Structure and Organization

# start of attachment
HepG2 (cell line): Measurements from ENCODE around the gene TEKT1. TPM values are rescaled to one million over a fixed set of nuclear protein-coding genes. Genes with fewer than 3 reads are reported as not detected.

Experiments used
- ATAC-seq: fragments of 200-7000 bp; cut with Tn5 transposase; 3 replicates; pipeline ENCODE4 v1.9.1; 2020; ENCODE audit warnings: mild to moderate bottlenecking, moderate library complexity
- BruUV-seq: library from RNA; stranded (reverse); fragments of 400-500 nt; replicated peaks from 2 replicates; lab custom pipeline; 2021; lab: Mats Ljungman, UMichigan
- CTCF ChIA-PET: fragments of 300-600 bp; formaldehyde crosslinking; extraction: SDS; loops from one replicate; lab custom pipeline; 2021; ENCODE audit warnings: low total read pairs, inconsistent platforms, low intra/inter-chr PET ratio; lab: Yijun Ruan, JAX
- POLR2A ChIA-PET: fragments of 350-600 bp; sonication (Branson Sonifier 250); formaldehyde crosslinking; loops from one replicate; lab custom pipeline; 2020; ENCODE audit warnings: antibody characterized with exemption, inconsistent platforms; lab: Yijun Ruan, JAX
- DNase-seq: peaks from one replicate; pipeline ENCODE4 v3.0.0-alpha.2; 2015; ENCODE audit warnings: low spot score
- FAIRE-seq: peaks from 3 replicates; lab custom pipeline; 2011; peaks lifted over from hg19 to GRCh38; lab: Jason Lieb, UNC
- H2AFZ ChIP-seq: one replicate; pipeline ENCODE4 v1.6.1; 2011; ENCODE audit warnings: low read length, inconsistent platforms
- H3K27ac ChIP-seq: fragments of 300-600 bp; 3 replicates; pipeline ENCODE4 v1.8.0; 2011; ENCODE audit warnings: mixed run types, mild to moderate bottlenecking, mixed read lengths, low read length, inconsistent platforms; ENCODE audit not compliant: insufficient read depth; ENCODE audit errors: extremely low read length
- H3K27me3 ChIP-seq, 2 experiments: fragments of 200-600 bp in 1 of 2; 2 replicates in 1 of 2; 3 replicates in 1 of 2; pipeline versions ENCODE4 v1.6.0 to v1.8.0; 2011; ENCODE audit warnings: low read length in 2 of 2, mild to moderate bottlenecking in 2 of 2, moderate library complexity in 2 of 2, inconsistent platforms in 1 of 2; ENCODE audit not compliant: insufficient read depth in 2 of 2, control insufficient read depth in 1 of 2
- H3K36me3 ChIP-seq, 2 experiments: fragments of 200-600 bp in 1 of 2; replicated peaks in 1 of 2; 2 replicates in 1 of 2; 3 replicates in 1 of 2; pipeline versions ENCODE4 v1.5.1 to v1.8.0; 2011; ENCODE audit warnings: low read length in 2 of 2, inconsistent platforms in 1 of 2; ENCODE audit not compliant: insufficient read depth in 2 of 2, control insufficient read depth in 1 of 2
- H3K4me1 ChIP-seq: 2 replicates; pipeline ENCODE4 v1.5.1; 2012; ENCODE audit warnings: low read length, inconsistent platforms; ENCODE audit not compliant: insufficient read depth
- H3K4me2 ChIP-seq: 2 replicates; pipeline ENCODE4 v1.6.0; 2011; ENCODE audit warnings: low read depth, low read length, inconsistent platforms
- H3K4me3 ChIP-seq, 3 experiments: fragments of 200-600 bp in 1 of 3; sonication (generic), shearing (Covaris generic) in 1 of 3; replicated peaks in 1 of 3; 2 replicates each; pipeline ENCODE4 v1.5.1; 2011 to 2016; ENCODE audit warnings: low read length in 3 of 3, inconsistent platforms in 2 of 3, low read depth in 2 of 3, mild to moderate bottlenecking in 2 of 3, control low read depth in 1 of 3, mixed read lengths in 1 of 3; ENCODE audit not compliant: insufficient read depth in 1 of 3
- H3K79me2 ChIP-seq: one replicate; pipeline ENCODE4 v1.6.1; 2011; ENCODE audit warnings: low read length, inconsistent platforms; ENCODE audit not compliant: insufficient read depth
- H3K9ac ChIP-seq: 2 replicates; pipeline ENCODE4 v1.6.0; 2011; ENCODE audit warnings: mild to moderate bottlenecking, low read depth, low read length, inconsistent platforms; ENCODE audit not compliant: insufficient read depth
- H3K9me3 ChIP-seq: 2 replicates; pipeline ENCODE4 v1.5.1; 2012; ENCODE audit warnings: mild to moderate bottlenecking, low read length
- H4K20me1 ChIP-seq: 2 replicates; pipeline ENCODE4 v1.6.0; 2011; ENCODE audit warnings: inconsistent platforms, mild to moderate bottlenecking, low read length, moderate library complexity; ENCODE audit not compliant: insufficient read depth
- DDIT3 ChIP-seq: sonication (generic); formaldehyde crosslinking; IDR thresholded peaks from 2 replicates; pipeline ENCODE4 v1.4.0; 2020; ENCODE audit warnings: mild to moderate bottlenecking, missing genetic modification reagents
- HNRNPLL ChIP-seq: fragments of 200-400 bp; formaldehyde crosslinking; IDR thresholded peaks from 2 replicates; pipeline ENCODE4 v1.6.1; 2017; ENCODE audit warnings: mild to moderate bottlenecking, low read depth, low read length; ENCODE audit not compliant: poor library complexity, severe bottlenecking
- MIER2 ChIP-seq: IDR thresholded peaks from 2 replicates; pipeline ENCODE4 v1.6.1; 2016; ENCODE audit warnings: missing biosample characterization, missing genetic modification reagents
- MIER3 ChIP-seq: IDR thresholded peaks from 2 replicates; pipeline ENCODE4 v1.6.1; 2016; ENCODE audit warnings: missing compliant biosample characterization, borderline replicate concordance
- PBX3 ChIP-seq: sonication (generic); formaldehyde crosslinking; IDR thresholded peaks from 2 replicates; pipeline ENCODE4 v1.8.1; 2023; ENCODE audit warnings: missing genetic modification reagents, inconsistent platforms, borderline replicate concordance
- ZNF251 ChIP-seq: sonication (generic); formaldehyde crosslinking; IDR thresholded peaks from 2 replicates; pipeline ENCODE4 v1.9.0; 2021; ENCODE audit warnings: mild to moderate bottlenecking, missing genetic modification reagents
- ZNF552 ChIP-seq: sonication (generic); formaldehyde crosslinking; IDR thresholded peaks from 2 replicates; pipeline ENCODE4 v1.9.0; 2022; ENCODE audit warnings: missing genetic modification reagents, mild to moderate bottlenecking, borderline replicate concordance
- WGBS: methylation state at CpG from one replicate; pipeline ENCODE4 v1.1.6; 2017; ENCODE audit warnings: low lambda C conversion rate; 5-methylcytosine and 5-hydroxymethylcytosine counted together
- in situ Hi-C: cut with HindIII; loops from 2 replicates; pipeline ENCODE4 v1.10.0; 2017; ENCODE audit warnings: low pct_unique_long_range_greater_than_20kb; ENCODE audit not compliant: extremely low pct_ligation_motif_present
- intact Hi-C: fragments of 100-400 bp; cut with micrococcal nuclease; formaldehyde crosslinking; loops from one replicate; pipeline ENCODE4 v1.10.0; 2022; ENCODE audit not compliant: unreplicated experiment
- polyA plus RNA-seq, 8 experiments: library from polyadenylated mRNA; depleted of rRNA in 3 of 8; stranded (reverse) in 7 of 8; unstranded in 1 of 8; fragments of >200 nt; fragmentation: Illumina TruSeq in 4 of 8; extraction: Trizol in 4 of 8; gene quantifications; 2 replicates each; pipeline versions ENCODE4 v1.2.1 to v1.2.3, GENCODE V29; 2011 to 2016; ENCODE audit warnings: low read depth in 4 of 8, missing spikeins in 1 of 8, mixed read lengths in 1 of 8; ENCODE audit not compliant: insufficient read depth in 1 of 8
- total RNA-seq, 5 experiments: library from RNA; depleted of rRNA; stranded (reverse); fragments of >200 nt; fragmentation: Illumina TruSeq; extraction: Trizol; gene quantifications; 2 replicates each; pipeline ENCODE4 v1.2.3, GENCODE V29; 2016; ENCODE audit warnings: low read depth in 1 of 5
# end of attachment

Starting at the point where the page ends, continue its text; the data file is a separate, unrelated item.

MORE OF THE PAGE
The structure and organization of the two healthcare systems differ considerably, majorly since they have achieved different levels of universality. According to Lee et al. (2020), the United States is the only developed country without a universal health care system. Therefore, the American system comprises a publicly and private-funded patchwork of fragmented programs and systems. At the federal level, the government provided Medicare, Medicaid, and other specific programs such as Indian Health Services. Medicare is national social insurance targeting seniors above 65 years and the disabled. Medicaid is a state-based insurance program accessed by the poor. Even though Medicaid is part of the federal programs, it is practiced at the state level, where it is managed and partially funded. The healthcare providers are loosely structured and organized and mostly operate at the local level. Hospitals can open and close based on such factors as community resources, market dynamics, or preferences. Similarly, physicians can open a private practice as they chose. Therefore, even though funding takes place at the federal and state levels, the organization of the providers is local. Similarly, there is no health planning at the federal level, whereas state-level efforts vary across the states.